I’ve been testing Powerhouse Dynamics’ eMonitor energy monitoring system for a few months now. And since living with an energy monitor is a new thing, I have periodically recorded my thoughts about it. Some of this has also appeared in a review in the October 2010 issue of Electronic House.
If you’re unfamiliar with the eMonitor, it is a circuit-level electricity monitor that can also monitor solar production-though I don’t yet have a PV system, so that’s not included here. The system costs about $700 for 24-circuit homekit smart plug monitoring and a two-year subscription of $249. The interface appears over a web-based computer interface and a new iphone app.
This should give you a good indication of how one household has used his eMonitor for about four months now, through hot weather and now cold.
The eMonitor arrived on time. I took it out of the box and possibly for the first time ever, I read the entire user manual. Then i called my electrician, because installing it requires removing the front panel of our electrical panel, and that’s where an amateur like me stops.
My electrician has never seen an energy monitor system before, but he seems to know what to do. He removes the front panel of the electrical service and gets to work.
The eMonitor measures electricity usage via current transformers (CTs) that clamp around the two electric “mains” and up to 24 circuit wires. These sensors measure the electromagnetic field created by electricity use, and are fairly accurate. The CTs connect to a processor mounted near your main circuit panel and then attach via Ethernet to a network router and home network. That enables Powerhouse Dynamics to see the measurements and include them in the computer interface.
But first the CTs. The electrician placed the doughnut-shaped clamps loosely around the mains and the circuits. Dang, I thought. I could have done that! The wires from the CTs must go into the brick-size eMonitor processor that is mounted near the electrical panel. And while the electrician does this, he fills out a form so we know which circuits are on which ports of the eMonitor processor-as well as their amperage. Later, I input this information into the web-based registration and set-up portal so Powerhouse Dynamics knows what circuits are what.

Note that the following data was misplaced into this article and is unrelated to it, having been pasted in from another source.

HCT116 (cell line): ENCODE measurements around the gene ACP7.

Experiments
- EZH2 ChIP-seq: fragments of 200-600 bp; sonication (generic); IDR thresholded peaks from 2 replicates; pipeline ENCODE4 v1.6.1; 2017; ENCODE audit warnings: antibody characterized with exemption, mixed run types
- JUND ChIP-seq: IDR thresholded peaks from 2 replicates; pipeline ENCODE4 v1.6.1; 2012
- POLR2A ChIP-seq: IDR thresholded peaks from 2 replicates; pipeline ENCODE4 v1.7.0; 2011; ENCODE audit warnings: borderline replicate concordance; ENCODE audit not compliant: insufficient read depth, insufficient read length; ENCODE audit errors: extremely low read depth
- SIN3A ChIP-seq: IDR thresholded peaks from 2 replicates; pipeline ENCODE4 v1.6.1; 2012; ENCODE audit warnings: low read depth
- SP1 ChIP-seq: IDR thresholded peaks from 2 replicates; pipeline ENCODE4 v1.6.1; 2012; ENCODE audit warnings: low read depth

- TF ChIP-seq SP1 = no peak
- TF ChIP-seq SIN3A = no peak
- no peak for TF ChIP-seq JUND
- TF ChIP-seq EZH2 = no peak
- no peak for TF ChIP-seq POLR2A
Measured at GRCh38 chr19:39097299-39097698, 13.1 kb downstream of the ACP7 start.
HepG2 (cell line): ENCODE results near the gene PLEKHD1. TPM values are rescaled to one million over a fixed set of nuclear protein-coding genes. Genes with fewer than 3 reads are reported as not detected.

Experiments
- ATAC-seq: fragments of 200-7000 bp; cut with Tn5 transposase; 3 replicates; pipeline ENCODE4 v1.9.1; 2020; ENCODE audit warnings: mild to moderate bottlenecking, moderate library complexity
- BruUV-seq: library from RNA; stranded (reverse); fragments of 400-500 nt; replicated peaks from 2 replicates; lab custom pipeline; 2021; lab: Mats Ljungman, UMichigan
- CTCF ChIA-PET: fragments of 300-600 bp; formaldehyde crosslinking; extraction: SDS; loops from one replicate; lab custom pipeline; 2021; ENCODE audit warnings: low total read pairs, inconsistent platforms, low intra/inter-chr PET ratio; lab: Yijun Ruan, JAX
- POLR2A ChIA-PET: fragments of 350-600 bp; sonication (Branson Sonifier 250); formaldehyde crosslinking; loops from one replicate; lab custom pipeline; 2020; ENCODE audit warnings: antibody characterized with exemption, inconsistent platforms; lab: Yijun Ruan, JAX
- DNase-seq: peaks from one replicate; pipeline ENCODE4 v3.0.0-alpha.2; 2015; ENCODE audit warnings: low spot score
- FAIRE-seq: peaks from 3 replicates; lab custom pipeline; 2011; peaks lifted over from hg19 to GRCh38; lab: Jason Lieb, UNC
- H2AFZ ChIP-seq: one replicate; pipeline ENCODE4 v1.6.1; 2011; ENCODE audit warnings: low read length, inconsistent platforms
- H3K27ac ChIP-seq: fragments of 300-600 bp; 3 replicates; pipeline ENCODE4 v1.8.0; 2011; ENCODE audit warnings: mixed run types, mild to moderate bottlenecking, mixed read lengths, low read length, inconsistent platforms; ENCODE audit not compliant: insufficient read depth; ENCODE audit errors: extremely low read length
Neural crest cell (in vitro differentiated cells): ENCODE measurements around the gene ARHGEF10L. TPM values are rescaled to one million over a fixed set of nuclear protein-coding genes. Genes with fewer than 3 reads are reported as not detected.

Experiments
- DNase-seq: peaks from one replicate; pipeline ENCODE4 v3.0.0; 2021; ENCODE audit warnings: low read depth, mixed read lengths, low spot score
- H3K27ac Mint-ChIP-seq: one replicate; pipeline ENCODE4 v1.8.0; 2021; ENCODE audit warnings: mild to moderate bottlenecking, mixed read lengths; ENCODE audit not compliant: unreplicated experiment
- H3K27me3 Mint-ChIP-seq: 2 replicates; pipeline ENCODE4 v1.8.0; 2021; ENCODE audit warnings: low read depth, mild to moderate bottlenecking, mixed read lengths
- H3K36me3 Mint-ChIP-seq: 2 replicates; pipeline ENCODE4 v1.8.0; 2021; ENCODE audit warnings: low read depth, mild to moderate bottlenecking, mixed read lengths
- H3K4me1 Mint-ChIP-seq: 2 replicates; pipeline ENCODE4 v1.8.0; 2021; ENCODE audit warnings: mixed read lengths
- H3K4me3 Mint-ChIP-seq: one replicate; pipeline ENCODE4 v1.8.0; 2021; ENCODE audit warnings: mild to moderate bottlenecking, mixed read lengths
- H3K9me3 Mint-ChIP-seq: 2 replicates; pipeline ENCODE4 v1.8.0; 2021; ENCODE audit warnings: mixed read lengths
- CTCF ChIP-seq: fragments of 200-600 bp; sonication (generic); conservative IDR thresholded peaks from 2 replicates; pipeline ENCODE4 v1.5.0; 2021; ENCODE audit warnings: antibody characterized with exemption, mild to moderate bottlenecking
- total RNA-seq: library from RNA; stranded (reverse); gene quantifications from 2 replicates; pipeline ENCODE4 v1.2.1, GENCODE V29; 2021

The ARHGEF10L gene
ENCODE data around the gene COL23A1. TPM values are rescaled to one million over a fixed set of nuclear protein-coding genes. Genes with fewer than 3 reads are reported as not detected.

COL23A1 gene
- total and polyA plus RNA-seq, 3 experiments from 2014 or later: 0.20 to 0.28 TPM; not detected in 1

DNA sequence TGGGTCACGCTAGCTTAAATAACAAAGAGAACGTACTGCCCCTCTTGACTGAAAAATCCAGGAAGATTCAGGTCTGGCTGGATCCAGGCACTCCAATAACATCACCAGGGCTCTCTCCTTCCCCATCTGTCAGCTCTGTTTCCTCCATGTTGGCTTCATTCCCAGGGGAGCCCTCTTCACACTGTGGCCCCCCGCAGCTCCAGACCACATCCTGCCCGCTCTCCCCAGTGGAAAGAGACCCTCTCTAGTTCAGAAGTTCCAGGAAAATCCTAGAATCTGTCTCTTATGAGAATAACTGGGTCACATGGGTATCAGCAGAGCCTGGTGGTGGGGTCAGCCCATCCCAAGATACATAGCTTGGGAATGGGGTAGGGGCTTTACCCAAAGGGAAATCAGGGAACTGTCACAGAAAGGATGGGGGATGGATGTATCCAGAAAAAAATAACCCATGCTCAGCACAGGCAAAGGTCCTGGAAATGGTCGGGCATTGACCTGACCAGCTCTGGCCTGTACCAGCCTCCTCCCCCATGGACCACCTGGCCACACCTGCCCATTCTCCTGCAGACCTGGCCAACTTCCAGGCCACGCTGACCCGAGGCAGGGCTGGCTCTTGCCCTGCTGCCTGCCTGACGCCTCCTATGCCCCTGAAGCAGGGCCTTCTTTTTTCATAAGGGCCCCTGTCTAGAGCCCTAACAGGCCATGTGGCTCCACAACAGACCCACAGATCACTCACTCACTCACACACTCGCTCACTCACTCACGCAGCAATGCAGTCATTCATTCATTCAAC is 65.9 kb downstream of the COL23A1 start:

The electrician would have liked numbers on each CT for easier marking, and a processor capable of handling more circuits. (I had to leave out two bedrooms, and my house isn’t quite 3, 000 square feet. )
The electrician’s work took about an hour or so, and my work at the registration site about the same. But I expected it to be far more complicated. The only hitches were figuring what times to input, to receive alerts if things like the well pump, boiler, and fridges are on for too long or not at all. The alerts are a big part of the eMonitor’s appeal. And I am pleasantly surprised that we’re soon up and running. Then i just needed some results, and that doesn’t take long. After all, I’ve got a teen and a tween. Those dudes are always leaving stuff on!
Day one (and a half)
The web-based interface is cool and intuitive-as well as colorful. The front page of the secure site shows my home’s current electricity usage in watts (updated every minute), the circuits and appliances currently drawing the most power, the top energy users in our house over the last few days, our monthly electricity costs to date (you input your utility’s rates during the registration), and a pie chart representation of our top electricity users. There’s also a carbon footprint comparison-ours is still smaller than our state’s average-heh, heh-and a graph of our electricity consumption over the past two days.
You can dig deeper and see a color-coded graph of hour-by-hour or minute-by-minute usage of all your circuits, which are color-coded. You can even highlight a section to get more granular. I love this feature.
You can also go to a Circuits page to examine individual circuits as well, and some of these come with energy-saving suggestions, such as reminders to clean the lint filter in our electric dryer.